Monday, May 15, 2017

A Digression on the "Stop Having Fun" Guys and Similar Phenomena

This isn't directed at anyone in particular. I suspect I'm preaching to the choir, here, but I wanted to make my position clear on this subject. (The post title is from TV Tropes.)

Just because I love old-school and OSR-type games doesn't mean I don't also like a lot of new-school stuff, too. There are all kinds of awesome games and gaming styles out there. To quote myself from a few posts in the LotFP fan group on Facebook:

"OLD TSR FAN: How about we admit that older versions of D&D had a lot of good ideas that worked just fine, but that don't get enough credit for it and don't get used anymore even though they work just fine?
NEW SCHOOL D&D FAN: How about we admit that the older versions weren't perfect and the newer editions have introduced some stuff that is easier to use or that makes more sense?

Also, I've seen a lot of OSR folks admit that so-called "storygames" are just fine, and if you want to play those, good for you. I personally don't see why someone who plays Chess can't also play Mancala. Lately, I've been in the mood to either run or play LotFP, a mix of Holmes Basic and OD&D, Stay Frosty, The Hateful Place, Call of Cthulhu, Paranoia, and Kult. And I'm a video game fanatic. So I don't like hearing this one-true-way crap that some people spout.

[...] I've been glancing through old TSR modules a bit lately and finding a lot to like. (The layout could be more convenient, but there are lots of cool ideas, and I think I'd enjoy running a lot of the ones I've seen.) But when someone is then like 'And that's why nothing released after 1995 (or whatever) is ever worth playing, period,' I'm all like 'Actually, I used to have a blast with 3.5, and in hindsight we actually did play in a pretty old-school fashion in many ways without even realizing it, so how about you shut your mouth before you say something else stupid?' The elitism is what really gets to me, I suppose."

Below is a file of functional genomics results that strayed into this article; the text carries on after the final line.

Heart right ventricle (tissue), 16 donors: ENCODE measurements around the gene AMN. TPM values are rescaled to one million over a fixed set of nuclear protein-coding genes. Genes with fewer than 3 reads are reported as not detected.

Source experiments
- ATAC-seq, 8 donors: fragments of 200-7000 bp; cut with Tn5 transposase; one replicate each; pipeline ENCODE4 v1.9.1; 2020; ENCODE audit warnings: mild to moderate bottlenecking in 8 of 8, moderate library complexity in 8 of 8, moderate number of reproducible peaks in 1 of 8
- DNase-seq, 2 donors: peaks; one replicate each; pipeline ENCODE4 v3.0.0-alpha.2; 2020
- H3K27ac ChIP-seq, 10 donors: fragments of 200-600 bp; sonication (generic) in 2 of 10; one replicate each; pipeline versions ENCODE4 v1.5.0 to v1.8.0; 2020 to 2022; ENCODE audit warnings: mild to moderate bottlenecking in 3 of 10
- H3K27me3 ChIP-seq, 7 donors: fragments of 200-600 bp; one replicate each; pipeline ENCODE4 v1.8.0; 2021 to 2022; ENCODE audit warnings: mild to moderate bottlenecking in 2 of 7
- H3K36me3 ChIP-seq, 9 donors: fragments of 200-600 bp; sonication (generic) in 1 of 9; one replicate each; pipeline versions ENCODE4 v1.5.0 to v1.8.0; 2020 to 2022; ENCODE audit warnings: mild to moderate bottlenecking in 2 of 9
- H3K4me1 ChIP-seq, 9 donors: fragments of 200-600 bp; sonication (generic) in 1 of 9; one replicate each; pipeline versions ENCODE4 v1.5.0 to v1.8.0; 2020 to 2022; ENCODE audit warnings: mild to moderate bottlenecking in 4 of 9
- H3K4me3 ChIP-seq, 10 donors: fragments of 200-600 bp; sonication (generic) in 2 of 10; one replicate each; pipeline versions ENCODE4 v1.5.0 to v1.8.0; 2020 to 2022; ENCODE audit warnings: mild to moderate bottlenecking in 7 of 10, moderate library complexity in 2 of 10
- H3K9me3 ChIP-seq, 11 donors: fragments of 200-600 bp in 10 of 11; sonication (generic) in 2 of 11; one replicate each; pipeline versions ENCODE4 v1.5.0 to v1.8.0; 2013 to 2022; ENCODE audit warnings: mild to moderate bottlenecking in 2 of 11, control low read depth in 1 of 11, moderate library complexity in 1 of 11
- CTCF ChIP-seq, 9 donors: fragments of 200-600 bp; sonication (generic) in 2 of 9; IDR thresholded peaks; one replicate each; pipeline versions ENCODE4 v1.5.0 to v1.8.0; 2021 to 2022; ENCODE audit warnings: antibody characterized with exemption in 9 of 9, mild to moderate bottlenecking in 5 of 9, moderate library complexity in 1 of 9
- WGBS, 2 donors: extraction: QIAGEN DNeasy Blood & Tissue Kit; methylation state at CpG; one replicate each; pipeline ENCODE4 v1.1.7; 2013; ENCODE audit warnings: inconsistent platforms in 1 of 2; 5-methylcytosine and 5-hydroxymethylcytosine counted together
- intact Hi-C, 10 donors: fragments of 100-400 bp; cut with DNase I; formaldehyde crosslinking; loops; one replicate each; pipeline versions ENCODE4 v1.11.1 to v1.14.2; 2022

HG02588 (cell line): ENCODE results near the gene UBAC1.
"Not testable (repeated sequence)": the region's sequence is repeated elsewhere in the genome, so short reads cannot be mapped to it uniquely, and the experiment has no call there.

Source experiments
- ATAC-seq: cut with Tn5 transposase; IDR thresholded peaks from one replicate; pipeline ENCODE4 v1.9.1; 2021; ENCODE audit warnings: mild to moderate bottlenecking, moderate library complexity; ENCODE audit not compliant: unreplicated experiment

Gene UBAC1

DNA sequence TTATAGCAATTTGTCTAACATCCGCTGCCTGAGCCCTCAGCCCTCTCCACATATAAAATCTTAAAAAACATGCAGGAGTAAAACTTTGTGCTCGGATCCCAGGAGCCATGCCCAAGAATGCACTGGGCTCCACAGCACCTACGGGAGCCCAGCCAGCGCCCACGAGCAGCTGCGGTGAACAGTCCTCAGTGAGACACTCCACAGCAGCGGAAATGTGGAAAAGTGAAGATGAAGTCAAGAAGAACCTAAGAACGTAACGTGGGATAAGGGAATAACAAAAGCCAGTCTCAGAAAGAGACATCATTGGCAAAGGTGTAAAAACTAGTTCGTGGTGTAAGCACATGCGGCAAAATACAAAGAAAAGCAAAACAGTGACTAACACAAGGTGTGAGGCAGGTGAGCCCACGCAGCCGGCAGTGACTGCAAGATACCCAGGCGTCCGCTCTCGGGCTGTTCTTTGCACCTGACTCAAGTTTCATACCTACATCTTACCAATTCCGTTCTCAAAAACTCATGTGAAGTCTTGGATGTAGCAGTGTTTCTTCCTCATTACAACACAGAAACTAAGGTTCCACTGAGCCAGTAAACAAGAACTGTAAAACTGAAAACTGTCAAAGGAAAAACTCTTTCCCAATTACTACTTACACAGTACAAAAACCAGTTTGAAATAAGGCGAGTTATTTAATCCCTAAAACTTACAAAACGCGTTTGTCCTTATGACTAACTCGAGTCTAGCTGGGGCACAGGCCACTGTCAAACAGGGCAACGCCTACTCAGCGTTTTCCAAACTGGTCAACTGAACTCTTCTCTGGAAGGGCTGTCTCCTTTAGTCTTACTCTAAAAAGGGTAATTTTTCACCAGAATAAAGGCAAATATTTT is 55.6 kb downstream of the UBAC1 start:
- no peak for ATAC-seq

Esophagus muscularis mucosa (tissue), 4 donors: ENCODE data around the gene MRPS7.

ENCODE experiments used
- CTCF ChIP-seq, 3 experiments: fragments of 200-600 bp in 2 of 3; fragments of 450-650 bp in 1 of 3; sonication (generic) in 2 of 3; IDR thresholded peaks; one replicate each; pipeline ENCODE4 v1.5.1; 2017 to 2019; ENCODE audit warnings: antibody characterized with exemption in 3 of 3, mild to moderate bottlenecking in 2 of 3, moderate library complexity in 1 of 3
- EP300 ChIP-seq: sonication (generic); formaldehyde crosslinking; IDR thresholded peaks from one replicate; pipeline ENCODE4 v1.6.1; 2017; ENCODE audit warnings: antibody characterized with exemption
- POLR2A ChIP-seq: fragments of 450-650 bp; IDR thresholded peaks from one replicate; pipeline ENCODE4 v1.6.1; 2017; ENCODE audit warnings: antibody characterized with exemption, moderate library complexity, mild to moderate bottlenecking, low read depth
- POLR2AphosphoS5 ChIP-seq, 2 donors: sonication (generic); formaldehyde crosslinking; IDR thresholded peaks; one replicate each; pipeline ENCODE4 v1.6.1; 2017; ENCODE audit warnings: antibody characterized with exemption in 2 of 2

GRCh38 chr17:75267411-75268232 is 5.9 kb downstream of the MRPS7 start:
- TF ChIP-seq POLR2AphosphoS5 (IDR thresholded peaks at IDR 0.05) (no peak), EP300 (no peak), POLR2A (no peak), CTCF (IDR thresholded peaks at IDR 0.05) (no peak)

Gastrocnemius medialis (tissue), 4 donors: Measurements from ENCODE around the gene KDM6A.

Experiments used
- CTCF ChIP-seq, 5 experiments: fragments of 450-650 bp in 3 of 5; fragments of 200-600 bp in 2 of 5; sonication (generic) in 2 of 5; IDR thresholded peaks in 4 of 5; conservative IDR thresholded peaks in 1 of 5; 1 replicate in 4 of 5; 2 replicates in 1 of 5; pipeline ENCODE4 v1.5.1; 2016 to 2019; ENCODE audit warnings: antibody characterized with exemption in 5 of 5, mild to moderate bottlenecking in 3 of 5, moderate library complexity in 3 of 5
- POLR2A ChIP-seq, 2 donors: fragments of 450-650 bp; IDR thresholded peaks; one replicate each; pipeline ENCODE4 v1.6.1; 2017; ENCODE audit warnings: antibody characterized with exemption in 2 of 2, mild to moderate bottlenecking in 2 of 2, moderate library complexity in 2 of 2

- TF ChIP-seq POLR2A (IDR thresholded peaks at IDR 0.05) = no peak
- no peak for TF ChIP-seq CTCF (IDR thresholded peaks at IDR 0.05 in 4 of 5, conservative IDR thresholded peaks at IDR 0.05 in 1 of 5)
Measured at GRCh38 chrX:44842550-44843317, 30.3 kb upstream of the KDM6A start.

And that's my rant about that. The OSR is my favorite thing going on in RPGs, and I've come to love old-school gaming, but it's okay to like other stuff, too, and even to pull ideas from other sources and try them out in games that are otherwise old-school. The constant experimentation is, after all, one of the best things about the OSR, if you ask me. It's one of the best things about RPGs in general, really.

I think the key to changing the rules of, and pulling outside content into, one's RPG campaign successfully is to do so with intent, and then to test the results of the alterations against what you intended to accomplish. If you don't get the desired effect (or get undesirable side-effects), you could tweak things, or try something else entirely, or even decide that what you accidentally created is interesting enough on its own merits to just go with it, even though it didn't match your intent.

But the reason for a change should be kept in mind. Even a silly reason is a reason. I just think that a little thoughtfulness goes a long way if there's any particular kind of mood or spirit or tone or je ne sais quoi or whatever that you and your players are reaching for.

Anyway, I'd generally be up for some D&D 3E or 4E if someone else wanted to be DM. I just don't think I'd personally want to run the former anytime soon, or the latter at all. D&D 5E also sounds pretty cool, but I haven't read the rules yet. And there are so many RPGs out there besides D&D and the games it has inspired, and I want to play more of them.

Or at least read some of the books.

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